Last week he forecast a further decline in prices, which have rallied sharply since reaching $40 a barrel in January.
On Monday, Brent, the international marker, was trading at $65 and the US equivalent, West Texas Intermediate, was at $59.50.
Mr Verleger said in his report:
The rise in oil prices… has baffled many who believed global stocks were surging. Global stocks would have done so had the numbers been correct.
Analysts say investors should be careful how they interpret US production statistics, in particular the EIA's weekly short-term supply numbers. This is because they are based largely on modelled estimates, not hard supply data from the field.
In a recent analysis of historical estimates against lagged production data, Citi found short-term EIA forecasts underestimated final data by as much as 200,000 b/d over the last year.
Mr Verleger has come to different conclusion but says the EIA's reliance on estimates and "failure" to make contemporaneous accuracy checks of its numbers is a "dereliction" of responsibility on the EIA's part.
He said in the report:
Rarely if ever had a US agency charged with collecting data made a miscue of this magnitude. The EIA administrator should be dismissed immediately for gross incompetency.
Neil Hume, US overestimates oil production – top analyst says, FT, May 11, 2015
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From the Tuesday report:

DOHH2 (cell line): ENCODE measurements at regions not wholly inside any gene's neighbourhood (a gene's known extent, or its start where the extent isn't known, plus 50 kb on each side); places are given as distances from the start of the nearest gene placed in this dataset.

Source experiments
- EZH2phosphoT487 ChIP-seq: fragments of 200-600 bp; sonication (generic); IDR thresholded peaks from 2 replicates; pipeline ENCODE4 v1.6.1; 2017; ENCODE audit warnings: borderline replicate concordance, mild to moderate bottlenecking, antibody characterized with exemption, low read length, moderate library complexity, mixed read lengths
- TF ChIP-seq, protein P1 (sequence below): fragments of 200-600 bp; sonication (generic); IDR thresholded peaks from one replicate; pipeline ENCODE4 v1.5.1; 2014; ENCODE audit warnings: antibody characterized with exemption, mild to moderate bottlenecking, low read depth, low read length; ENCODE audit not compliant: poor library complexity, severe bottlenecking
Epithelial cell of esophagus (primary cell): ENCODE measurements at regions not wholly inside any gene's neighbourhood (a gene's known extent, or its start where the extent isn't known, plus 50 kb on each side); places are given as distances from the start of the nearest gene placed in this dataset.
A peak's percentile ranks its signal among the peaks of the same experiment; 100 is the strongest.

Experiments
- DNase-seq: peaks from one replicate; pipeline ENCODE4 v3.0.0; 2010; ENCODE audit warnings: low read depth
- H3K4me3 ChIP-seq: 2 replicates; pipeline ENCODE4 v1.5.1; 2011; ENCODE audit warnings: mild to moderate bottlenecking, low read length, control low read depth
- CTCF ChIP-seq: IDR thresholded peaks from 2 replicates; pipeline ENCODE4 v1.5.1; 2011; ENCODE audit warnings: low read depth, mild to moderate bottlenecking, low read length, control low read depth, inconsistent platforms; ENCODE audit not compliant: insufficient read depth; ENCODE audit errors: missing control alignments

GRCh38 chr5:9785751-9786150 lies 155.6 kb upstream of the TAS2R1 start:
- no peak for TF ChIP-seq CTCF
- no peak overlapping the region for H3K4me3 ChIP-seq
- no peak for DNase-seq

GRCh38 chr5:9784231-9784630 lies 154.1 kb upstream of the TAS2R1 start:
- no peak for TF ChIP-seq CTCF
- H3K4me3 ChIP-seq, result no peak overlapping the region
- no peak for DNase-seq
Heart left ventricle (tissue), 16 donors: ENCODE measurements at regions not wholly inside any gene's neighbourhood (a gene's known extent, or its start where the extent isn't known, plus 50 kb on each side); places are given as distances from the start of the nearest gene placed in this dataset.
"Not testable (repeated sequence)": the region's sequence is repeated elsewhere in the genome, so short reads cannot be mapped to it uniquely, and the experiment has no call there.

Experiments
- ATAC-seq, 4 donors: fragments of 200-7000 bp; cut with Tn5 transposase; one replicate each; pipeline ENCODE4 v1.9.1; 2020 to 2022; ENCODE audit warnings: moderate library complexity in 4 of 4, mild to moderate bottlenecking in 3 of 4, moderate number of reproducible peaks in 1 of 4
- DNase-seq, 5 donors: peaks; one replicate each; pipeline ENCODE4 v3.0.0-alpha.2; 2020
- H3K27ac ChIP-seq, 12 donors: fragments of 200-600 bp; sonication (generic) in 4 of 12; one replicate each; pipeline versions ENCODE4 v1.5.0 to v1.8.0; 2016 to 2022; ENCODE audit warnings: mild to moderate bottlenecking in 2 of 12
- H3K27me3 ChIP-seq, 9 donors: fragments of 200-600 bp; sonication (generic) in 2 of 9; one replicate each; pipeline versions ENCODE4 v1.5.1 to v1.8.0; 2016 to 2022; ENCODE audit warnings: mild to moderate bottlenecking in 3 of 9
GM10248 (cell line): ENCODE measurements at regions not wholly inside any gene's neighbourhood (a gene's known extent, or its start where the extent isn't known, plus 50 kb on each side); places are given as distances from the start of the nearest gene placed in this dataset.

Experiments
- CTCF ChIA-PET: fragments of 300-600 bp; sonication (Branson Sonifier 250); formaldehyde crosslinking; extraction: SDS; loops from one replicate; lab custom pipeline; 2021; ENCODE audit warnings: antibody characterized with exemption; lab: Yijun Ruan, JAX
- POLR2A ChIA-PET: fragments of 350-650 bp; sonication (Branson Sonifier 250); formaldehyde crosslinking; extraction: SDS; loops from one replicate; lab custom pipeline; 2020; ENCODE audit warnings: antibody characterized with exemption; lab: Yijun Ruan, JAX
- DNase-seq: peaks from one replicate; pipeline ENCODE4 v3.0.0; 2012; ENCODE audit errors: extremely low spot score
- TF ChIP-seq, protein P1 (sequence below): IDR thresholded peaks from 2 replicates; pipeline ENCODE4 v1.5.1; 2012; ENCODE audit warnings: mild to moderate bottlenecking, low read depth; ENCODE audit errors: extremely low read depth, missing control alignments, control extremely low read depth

The EIA belatedly responded to Mr Verleger's report on Tuesday, saying the claim of a massive understatement of production was extremely unlikely
"Notwithstanding a widely-reported note alleging that EIA's domestic crude production data are probably overstated by 1.6m barrels a day, EIA management and staff are confident in the quality and validity of the agency's production data. Furthermore, EIA's monthly crude oil production statistics, based on official State oil and gas data have been closely aligned with the weekly estimates reported by EIA," it said in emailed comments.
"Turning to the larger items in the balance equation, EIA directly collects data on refinery crude runs, changes in crude oil stocks, and crude oil imports every week. We are confident in the quality of these data. Unless the reported runs data, the stock data, and the imports data are massively wrong, production cannot be overestimated by 1m to 1.6m b/d as alleged," it added.
Neil Hume, Reverse ferret from oil analyst on crude estimates, FT, May 12, 2015